Minister shocked at housing shortfall

Phil Twyford
Phil Twyford

The Government says it has "inherited a mess'' after newly released figures on the country's housing crisis put the national shortfall at more than 70,000 homes.

It is between 30,000 and 35,000 more than the previous government's housing shortage estimate.

"This is a social and economic disaster for the country,'' Housing Minister Phil Twyford said yesterday.

"It's quite complex and it's going to require bold reform on a number of fronts sustained over a number of years.''

He was commenting on new details about the scale of the nation's housing crisis set out in a briefing to the incoming minister of housing.

The Government had "inherited a mess'', Mr Twyford said.

The report was among hundreds of briefings to incoming ministers (Bims) released yesterday.

"I was shocked to see a shortfall of housing of 71,000 for the country,'' he said.

"That's information I'm sure the past government had and chose not to release.

"But let's be frank about this. The former government was in full-scale denial about the scale of the housing crisis.

"What the government officials told us [in the briefing] is there's a housing crisis and it's having huge social and economic effects, locking people out of home ownership, [and creating] record levels of homelessness.''

The scale of the crisis was evidenced by the fact the Government was spending $100,000 per day on motels as emergency housing for people who could not find affordable rental accommodation, he said.

The briefing had set out a range of tools the Government was already embracing, including reforms to the way the Government dealt with homelessness, and a "massive change when it comes to getting Government back in the business of building affordable houses for young Kiwi families''.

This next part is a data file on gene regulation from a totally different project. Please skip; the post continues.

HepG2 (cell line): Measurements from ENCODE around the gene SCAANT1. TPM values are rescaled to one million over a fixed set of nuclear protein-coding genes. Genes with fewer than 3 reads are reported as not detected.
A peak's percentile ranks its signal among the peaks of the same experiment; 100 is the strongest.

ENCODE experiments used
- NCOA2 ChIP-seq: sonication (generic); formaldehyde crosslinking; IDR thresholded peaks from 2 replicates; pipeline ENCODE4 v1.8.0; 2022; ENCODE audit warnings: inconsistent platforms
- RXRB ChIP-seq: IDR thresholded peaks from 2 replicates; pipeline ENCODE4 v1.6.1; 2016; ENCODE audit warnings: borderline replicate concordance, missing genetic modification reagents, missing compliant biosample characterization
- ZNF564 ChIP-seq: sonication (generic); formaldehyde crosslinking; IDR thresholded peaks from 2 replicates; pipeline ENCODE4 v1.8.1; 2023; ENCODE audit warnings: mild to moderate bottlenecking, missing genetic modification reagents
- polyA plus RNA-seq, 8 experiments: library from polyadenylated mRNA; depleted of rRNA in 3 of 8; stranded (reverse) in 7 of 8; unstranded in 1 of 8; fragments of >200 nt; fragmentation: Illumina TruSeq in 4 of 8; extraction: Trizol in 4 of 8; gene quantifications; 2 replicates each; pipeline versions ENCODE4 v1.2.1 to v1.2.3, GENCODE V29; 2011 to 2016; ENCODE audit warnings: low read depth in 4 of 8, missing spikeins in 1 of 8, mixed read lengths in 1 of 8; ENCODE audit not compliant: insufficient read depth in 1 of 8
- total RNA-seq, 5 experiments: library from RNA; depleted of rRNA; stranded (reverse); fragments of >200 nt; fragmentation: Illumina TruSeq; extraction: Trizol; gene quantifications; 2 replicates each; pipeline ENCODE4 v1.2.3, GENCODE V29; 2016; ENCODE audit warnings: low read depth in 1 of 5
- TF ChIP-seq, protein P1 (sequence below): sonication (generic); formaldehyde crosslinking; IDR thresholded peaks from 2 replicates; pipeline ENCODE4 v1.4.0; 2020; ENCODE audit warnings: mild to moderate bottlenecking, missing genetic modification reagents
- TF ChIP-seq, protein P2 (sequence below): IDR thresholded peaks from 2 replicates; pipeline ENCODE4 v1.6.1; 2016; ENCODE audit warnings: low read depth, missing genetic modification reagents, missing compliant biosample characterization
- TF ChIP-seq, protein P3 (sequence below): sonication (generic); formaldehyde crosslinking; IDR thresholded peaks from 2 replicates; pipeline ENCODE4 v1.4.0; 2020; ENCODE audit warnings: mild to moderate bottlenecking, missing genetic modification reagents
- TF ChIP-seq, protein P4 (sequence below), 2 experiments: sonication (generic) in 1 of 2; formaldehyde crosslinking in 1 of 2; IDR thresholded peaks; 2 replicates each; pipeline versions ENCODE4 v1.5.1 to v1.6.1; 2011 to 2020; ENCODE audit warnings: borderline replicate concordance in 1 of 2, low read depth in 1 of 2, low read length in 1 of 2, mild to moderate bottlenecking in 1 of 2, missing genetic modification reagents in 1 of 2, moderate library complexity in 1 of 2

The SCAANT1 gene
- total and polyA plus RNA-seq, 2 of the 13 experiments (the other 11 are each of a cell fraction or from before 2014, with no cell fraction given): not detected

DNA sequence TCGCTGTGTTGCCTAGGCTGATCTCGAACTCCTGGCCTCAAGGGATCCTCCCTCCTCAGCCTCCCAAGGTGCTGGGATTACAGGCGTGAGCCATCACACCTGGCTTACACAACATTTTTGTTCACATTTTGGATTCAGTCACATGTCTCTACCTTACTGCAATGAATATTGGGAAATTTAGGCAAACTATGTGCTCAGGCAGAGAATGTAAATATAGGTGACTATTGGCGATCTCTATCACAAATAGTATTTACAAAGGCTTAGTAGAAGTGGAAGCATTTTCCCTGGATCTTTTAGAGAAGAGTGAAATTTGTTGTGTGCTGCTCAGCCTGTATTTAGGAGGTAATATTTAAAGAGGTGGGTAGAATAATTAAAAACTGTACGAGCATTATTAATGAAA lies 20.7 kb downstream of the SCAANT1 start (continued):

The former housing minister Nick Smith hit back at the report, claiming officials had written the briefings to echo the Government's stance.

"What is quite clear [is] the Bim in the housing area has been redrafted in response to concerns from its new minister.''

He said the multiple briefings lacked the usual neutrality and appeared to have been crafted and "specifically written around key policies he wants to drive''.

Hundreds of documents are on the Parliament website, giving ministers a rundown on their departments and giving them good and bad news.

Among other points in the briefings:

• Housing NZ is asking for a long-term financial strategy so it can cope with the social housing demand

• The Education Review Office is worried about the quality of some home-based early childhood services

• The Ministry for the Environment urgently wants a tax on bottled water and says demand for fresh water is going to soar

• The Department of Conservation is seriously worried about the plight of threatened species


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